CSX spokeswoman Meg Sacks said Tuesday the intermodal terminal only serves Eastman Chemical Co. and ships two loaded trains a week from the site.
However, Eastman recently notified CSX that it would no longer be using the intermodal rail service.
Sacks said CSX has notified its six employees at the intermodal terminal.
"We have been in touch with them about the possibility of the closure, and we'll work with them concerning what their other employment options may be," Sacks said.
CSX's main terminal in downtown Kingsport will not be impacted by the decision.
Sacks said CSX will continue to serve Eastman in other ways, such as hauling coal for the company's coal gasification processes.
She said there is no timeline for closing the Lincoln Street terminal.
"I would be reluctant to give one at this point simply because there are so many things to work out," Sacks said.
Eastman spokeswoman Betty Payne said the company has traditionally used the intermodal containers to ship products from Kingsport to ports in Charleston and Savannah for export to other countries.
But Eastman recently made the decision to start shipping those products by truck instead. The company will transition from rail shipments to truck shipments during the first quarter this year, Payne said.
"We will continue to use CSX for other things. The business decision to start using truck versus rail only affects the product that's going from here to the ports," Payne said.
The decision will increase truck traffic from Eastman by about 40 trucks per day, Payne said. That will add to the approximate 55,000 trucks going in and out of Eastman last year.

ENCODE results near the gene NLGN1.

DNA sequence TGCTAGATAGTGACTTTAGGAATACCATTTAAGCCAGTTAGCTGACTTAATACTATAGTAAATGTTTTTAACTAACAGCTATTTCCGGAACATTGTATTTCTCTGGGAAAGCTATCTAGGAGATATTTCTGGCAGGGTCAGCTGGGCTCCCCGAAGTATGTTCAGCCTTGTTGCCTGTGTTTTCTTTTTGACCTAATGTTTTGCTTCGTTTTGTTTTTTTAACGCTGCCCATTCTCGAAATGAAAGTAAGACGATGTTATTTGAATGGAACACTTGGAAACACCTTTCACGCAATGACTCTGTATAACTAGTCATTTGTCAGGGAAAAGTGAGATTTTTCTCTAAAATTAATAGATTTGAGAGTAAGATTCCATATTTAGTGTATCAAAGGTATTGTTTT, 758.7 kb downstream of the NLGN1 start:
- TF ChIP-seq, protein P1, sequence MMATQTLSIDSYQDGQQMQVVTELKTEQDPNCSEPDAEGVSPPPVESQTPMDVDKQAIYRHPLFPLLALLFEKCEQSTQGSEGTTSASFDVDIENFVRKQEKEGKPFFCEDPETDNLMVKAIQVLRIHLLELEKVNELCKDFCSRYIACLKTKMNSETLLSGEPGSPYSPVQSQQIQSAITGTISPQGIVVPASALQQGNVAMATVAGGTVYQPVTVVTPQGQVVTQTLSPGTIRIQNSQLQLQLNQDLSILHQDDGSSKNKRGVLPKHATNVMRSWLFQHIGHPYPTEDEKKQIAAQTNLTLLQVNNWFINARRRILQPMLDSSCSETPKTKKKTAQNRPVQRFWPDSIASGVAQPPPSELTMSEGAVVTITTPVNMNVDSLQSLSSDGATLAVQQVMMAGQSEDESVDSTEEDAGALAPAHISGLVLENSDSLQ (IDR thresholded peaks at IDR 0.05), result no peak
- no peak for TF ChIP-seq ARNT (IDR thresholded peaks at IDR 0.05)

"It will put more trucks on the road," Payne said.
She didn't have information about what those additional trucks will be transporting but said about 10 percent of Eastman's current shipments from the plant are classified as hazardous materials.
"It's the same stuff we've always been sending out. It's just that it's no longer going by rail. It's going by truck," Payne said.
She said Eastman will begin participating in a "repositioning program" which will "actually allow Eastman to be more efficient in its overall use of trucking."
Payne explained the repositioning program. She said that in traditional truck shipments, products are loaded in containers at the port and sent to a destination point. After unloading is complete, the empty containers are hauled back to the ports for another load.
In the repositioning program, once a container is unloaded, another company in the same region can request the container and fill it with its export products for shipment back to the port.
"Under the repositioning program, companies up here in this area who are needing an empty container to send something to port can get that container and send it back to the port full," Payne said.
"So we plan to be doing that. We'll be collecting empty containers that are up here and shipping some of our stuff back," she said.
Payne said the repositioning program will cut Eastman's overall shipping costs.
"Because of the cost and our need to remain competitive, what we've been doing isn't a good business option anymore, and that's why we're making the change," Payne said.
Sacks said the terminal closure will not impact CSX's participation with the Santa Train, an annual rail excursion coordinated by CSX and the Kingsport Area Chamber of Commerce.